Brother Rainwater does exactly like Guy N. Woods when he says that since the individual of Jas. 1:27 was to relieve widows and orphans and we see "that the church relieved widows, then the conclusion must be reached that the church can relieve the fatherless." Well, that's HIS conclusion and there is not an ounce of logic or scripture in it. But notice how he has completely departed from his discussion. He was discussing whether or not the church had any obligation to those who were not "saints." So he reaches an unwarranted conclusion that the church can help the "fatherless." Well, who said it couldn't? The question under consideration is: "Where is the authority for the church to relieve 'fatherless' who are not 'saints'?" Yes, the church can relieve "fatherless saints" just like it can help "widowed saints." Brother Rainwater, James 1:27 is authority for the individual to act. Now where is your authority, not a conclusion reached by assumption, for the church to engage in "unlimited" benevolence?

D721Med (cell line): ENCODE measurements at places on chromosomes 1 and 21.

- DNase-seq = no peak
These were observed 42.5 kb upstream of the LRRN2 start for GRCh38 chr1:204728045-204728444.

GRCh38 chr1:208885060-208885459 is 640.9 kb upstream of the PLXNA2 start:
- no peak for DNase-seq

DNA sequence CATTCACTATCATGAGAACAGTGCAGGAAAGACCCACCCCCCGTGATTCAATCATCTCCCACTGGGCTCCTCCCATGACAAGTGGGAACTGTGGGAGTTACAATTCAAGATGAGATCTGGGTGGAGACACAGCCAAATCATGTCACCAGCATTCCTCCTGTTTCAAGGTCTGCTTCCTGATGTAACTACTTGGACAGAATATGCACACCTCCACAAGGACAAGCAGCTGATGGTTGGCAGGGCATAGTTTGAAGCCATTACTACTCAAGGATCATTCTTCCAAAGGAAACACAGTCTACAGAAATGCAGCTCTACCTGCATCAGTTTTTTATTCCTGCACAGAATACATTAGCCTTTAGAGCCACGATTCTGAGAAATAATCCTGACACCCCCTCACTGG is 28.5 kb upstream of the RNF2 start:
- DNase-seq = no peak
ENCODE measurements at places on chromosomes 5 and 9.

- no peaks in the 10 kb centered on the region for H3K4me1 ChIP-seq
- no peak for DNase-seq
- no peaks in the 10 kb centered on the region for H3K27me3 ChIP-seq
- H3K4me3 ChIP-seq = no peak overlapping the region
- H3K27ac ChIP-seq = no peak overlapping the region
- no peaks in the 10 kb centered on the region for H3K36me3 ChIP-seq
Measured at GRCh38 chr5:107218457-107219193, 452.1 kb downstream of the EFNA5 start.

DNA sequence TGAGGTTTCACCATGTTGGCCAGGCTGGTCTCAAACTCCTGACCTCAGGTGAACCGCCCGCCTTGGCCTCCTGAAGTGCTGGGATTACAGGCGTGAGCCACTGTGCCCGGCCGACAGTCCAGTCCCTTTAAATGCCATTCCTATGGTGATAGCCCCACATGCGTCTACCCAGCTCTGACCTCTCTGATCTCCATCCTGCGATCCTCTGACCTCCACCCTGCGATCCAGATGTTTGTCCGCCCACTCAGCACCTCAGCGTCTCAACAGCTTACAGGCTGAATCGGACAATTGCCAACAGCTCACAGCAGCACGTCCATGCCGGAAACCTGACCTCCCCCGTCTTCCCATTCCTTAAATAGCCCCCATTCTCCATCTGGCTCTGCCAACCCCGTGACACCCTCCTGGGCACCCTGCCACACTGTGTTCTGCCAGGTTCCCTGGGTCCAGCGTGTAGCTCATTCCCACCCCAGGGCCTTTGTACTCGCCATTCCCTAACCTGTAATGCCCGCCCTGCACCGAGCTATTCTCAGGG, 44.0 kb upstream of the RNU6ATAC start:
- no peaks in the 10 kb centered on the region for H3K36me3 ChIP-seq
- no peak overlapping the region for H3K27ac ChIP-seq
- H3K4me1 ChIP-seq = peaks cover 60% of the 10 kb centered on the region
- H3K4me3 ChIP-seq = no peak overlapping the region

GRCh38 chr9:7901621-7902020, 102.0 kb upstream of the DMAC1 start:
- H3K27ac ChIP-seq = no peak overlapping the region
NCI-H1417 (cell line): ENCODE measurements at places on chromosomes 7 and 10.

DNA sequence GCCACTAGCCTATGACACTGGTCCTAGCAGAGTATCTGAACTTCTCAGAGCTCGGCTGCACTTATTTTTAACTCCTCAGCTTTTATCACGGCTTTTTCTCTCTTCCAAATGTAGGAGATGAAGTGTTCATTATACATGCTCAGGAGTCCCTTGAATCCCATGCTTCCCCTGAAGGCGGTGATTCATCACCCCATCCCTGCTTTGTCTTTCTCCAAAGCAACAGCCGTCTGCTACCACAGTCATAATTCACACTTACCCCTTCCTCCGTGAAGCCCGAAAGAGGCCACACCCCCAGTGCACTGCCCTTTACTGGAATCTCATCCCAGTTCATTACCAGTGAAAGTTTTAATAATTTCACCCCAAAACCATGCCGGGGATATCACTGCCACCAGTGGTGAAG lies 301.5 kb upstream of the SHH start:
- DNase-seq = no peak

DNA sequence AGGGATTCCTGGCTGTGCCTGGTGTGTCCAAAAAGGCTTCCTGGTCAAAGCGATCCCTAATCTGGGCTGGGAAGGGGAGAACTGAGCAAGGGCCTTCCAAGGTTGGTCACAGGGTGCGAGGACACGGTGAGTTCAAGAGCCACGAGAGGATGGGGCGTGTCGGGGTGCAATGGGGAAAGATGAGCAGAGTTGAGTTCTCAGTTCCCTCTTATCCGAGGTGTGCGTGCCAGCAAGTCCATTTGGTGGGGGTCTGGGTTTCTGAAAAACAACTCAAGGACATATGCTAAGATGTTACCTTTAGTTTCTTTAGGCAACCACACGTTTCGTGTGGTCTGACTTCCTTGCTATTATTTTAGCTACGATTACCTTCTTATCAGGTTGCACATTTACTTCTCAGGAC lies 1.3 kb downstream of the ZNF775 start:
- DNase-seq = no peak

He says, too, that we will not "take the consequences of the position." He says that we will help an outsider "indirectly" by working them in through the saint. I'll take whatever consequence is necessary in connection with my position, but I'm not willing to accept the underhanded slur that I am playing the hypocrite. It would do brother Rainwater good to go back and read my article on "Who Are Our Own?" in which I dealt with the contingency he presents. Why didn't he show where my reasoning was fallacious, rather than to make his assertion that we are inconsistent? Actually, if we were inconsistent and the worst kind of hypocrites and would not take any consequences in connection with our position, all those things still would not prove his position to be true to the Book. But here's my explanation again briefly. The church has an obligation toward a "saint" who is destitute, that is, cannot meet his obligations. (I might add just here, that these cases are extremely infrequent, but that is another discussion.) His obligation is to care "for his own." (1 Tim. 5:8) The church may help him to relieve this obligation, call it "indirect" if you like. But the church's obligation is to the destitute saint (only), and his obligation is "to his own." If he had no obligations at all, then he would not be destitute. Now, you find a verse that teaches that the church is to take over "his own" even if they happen to "outsiders." That's what you believe.